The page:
As neuro continues down its product roadmap, frequently adding more great features and integrations, the use cases proliferate. In this blog, I’m focusing on two recently introduced integrations: Git and cucumber reports.
Cucumber sandwiches anyone?!
The Cucumber Behaviour-Driven Development (BDD) tool continues to expand its presence in the market. The ability to write feature files in a format easily understandable to the business (using the Gherkin language) provides several benefits, not least that it makes it far simpler to verify with stakeholders that you’re delivering and then testing the right thing.
If you have your tests set up to run automatically in Cucumber, the integration with neuro means that at any time you can get cucumber reports to quickly check your execution status at an overall level, by build, feature or tag. The ability to measure this data over time allows you to identify whether certain features or tags are prone to higher failure rates. This integration also allows users to track the build duration over time to easily identify problematic builds and potentially any server issues.
Git jiggy with it
Add Git integration to the mix, and you can supercharge your neuro git and cucumber reports. Which developer has the most commits? What is the frequency of commits and the trend over time? How many lines were changed in the past week? Or just today? Which files change the most?
Strength in numbers
One of the key benefits of neuro is that you can pull through information from multiple sources into a single view. This unlocks genuinely useful insights.
Let’s say the number of commits per week is typically 40-50, but you notice from your daily neuro report (which is automatically sent) that this week the number of commits already stands at 45 and you’re only halfway through the week. An adjacent chart indicates that one developer has performed the majority of those commits and other charts, in the same report but from the Cucumber integration, highlight that one feature in particular, and two tags, have resulted in a high number of failed tests.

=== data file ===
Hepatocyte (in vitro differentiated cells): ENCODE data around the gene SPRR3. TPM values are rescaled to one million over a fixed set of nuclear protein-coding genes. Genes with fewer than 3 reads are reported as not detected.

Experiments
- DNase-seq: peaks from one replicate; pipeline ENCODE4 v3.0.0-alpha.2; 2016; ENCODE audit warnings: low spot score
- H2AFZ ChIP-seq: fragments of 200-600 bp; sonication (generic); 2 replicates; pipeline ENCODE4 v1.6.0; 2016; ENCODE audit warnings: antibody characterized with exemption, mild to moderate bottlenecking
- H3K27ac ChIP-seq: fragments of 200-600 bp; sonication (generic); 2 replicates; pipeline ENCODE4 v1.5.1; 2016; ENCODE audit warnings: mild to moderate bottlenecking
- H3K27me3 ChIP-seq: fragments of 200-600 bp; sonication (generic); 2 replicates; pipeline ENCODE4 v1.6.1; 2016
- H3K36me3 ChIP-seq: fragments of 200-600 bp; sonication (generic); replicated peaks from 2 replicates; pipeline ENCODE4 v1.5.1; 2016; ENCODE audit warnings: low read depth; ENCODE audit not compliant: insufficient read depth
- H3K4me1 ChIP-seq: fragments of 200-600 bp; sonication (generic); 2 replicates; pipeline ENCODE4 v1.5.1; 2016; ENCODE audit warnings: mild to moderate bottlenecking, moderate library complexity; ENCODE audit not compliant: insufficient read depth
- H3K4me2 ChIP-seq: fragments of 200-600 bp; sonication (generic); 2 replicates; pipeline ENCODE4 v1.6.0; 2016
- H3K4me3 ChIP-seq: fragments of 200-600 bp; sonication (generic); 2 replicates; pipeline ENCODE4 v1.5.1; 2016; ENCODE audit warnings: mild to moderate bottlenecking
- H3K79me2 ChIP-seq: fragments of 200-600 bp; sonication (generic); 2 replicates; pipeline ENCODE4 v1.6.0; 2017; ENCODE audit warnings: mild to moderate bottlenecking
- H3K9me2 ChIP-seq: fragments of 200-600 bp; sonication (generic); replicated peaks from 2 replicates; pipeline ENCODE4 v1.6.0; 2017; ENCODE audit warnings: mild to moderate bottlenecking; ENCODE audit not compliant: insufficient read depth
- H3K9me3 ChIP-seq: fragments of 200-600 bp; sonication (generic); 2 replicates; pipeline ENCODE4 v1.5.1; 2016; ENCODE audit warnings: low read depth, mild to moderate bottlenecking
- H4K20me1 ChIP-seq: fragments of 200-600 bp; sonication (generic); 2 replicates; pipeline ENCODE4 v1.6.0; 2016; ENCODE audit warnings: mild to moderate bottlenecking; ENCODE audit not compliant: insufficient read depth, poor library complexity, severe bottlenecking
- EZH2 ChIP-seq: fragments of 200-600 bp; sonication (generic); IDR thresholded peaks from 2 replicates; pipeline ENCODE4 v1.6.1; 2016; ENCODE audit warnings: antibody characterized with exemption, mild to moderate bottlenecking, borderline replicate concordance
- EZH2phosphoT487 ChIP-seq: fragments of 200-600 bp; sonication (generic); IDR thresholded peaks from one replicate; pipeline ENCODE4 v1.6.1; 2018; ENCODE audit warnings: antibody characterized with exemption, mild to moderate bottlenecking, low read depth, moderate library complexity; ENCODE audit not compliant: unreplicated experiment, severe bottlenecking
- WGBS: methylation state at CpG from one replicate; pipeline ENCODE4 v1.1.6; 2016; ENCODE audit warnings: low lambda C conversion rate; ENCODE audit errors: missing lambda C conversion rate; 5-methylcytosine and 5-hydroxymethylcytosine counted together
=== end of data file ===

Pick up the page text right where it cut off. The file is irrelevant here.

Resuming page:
This allows you to have a conversation with the developer, dig into the problems they’re having and draw up some options to mitigate, e.g. adding an increased number of pair programming sessions with another developer that is considered an expert for that feature or those tags, or create additional and more targeted unit tests that would capture such problems a little earlier.
We’ve also covered in previous blogs that neuro integrates with JIRA and multiple test management tools. Imagine one overarching dashboard pulling through key MI metrics across build, development, test and defects.
Viewing this information over time, the data from Git and Cucumber allows you to make informed decisions about how to improve, and then take action.